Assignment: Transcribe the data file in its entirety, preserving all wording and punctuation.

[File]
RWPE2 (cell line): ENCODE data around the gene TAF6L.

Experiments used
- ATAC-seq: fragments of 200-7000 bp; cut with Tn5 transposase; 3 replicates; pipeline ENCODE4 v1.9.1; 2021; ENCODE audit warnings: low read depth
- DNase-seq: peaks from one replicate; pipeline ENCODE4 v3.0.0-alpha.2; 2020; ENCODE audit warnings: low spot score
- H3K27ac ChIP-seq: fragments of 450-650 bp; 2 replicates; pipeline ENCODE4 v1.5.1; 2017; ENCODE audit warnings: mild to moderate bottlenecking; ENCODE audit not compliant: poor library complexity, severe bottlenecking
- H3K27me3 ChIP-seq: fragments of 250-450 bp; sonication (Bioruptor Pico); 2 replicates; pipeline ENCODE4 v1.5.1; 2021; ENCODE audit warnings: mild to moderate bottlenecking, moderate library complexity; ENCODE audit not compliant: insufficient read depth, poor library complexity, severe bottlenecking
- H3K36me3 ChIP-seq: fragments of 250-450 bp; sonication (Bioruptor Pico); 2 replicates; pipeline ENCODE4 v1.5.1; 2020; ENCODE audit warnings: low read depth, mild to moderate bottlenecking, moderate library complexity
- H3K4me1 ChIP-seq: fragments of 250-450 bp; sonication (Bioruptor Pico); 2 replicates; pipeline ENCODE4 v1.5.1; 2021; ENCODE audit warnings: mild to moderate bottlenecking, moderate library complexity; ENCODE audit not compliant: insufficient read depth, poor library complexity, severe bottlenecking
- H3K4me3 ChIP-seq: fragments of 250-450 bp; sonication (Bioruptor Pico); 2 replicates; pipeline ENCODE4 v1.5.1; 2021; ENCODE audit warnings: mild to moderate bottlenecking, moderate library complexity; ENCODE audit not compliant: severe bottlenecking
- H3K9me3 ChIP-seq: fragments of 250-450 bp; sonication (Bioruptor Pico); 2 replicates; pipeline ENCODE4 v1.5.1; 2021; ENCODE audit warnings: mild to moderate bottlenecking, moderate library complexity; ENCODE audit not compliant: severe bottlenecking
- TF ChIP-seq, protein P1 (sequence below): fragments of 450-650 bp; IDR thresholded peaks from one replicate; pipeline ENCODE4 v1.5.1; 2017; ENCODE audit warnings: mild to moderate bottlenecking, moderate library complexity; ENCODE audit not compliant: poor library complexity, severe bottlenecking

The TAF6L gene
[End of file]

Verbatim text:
RWPE2 (cell line): ENCODE data around the gene TAF6L.

Experiments used
- ATAC-seq: fragments of 200-7000 bp; cut with Tn5 transposase; 3 replicates; pipeline ENCODE4 v1.9.1; 2021; ENCODE audit warnings: low read depth
- DNase-seq: peaks from one replicate; pipeline ENCODE4 v3.0.0-alpha.2; 2020; ENCODE audit warnings: low spot score
- H3K27ac ChIP-seq: fragments of 450-650 bp; 2 replicates; pipeline ENCODE4 v1.5.1; 2017; ENCODE audit warnings: mild to moderate bottlenecking; ENCODE audit not compliant: poor library complexity, severe bottlenecking
- H3K27me3 ChIP-seq: fragments of 250-450 bp; sonication (Bioruptor Pico); 2 replicates; pipeline ENCODE4 v1.5.1; 2021; ENCODE audit warnings: mild to moderate bottlenecking, moderate library complexity; ENCODE audit not compliant: insufficient read depth, poor library complexity, severe bottlenecking
- H3K36me3 ChIP-seq: fragments of 250-450 bp; sonication (Bioruptor Pico); 2 replicates; pipeline ENCODE4 v1.5.1; 2020; ENCODE audit warnings: low read depth, mild to moderate bottlenecking, moderate library complexity
- H3K4me1 ChIP-seq: fragments of 250-450 bp; sonication (Bioruptor Pico); 2 replicates; pipeline ENCODE4 v1.5.1; 2021; ENCODE audit warnings: mild to moderate bottlenecking, moderate library complexity; ENCODE audit not compliant: insufficient read depth, poor library complexity, severe bottlenecking
- H3K4me3 ChIP-seq: fragments of 250-450 bp; sonication (Bioruptor Pico); 2 replicates; pipeline ENCODE4 v1.5.1; 2021; ENCODE audit warnings: mild to moderate bottlenecking, moderate library complexity; ENCODE audit not compliant: severe bottlenecking
- H3K9me3 ChIP-seq: fragments of 250-450 bp; sonication (Bioruptor Pico); 2 replicates; pipeline ENCODE4 v1.5.1; 2021; ENCODE audit warnings: mild to moderate bottlenecking, moderate library complexity; ENCODE audit not compliant: severe bottlenecking
- TF ChIP-seq, protein P1 (sequence below): fragments of 450-650 bp; IDR thresholded peaks from one replicate; pipeline ENCODE4 v1.5.1; 2017; ENCODE audit warnings: mild to moderate bottlenecking, moderate library complexity; ENCODE audit not compliant: poor library complexity, severe bottlenecking

The TAF6L gene